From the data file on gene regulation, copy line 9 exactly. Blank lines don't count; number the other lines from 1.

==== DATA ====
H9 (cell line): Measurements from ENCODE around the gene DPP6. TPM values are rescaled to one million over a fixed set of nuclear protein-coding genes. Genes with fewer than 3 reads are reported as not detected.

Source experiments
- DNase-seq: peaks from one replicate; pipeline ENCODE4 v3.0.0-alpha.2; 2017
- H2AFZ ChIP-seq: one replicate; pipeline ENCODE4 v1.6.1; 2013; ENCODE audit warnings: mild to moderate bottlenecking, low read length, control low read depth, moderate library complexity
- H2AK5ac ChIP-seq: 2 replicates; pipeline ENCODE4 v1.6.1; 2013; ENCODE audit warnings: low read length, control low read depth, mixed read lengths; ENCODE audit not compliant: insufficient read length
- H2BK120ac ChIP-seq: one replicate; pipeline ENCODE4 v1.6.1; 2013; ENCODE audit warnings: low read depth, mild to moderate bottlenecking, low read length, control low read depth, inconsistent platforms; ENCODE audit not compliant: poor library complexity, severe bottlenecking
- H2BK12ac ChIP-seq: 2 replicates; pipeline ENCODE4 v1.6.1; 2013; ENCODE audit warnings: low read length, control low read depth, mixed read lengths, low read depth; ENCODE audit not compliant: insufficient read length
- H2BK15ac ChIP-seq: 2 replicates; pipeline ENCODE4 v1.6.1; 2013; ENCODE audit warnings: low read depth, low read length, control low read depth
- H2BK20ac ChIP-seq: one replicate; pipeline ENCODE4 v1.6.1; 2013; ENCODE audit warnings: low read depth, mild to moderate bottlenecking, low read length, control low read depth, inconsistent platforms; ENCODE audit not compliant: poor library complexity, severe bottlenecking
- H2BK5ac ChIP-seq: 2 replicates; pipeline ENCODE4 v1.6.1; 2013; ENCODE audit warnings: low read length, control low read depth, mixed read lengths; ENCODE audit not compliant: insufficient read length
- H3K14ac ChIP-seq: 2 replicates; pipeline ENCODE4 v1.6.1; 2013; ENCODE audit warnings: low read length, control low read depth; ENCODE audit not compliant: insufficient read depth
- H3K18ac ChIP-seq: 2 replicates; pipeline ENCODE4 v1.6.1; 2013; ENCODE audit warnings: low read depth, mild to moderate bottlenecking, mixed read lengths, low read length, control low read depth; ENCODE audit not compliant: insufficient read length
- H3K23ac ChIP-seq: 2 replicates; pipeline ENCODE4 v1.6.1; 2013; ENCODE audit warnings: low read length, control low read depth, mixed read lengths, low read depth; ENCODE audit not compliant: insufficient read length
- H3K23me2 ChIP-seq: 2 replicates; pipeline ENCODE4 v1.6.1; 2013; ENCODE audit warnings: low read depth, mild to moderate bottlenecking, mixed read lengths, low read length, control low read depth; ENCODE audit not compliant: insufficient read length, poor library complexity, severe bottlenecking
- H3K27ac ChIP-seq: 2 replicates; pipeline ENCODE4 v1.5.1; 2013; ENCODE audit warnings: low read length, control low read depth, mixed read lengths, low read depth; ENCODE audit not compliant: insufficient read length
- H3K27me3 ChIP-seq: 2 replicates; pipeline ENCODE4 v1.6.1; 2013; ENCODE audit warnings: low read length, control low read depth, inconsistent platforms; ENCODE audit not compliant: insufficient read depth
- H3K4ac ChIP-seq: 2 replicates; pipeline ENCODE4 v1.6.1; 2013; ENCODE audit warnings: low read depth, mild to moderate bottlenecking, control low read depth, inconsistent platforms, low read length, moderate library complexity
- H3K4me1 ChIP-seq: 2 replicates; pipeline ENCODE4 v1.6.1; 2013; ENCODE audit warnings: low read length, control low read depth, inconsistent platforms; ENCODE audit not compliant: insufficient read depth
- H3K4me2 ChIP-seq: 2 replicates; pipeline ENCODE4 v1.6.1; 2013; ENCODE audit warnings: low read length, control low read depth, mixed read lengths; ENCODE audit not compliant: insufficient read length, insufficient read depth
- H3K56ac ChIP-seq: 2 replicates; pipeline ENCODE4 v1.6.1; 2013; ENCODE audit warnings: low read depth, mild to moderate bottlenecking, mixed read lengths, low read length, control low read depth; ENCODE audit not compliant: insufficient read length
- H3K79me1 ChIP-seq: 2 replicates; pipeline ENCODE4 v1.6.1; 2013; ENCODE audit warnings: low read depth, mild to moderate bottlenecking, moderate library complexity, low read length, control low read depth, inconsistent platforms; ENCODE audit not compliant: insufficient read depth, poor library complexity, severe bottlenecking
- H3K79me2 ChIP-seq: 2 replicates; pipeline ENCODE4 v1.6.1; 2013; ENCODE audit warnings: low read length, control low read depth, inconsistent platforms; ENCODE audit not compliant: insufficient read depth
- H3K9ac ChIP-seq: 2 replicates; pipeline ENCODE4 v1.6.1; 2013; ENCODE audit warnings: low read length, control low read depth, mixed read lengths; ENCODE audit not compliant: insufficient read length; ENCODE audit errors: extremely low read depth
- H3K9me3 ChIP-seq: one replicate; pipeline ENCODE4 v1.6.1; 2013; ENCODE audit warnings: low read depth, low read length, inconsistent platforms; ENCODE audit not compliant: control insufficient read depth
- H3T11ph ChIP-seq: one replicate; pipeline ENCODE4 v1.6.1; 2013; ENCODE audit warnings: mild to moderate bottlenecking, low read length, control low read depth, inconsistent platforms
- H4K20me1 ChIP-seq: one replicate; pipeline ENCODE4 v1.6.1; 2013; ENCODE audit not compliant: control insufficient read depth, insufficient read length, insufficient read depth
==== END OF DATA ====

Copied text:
- H2BK20ac ChIP-seq: one replicate; pipeline ENCODE4 v1.6.1; 2013; ENCODE audit warnings: low read depth, mild to moderate bottlenecking, low read length, control low read depth, inconsistent platforms; ENCODE audit not compliant: poor library complexity, severe bottlenecking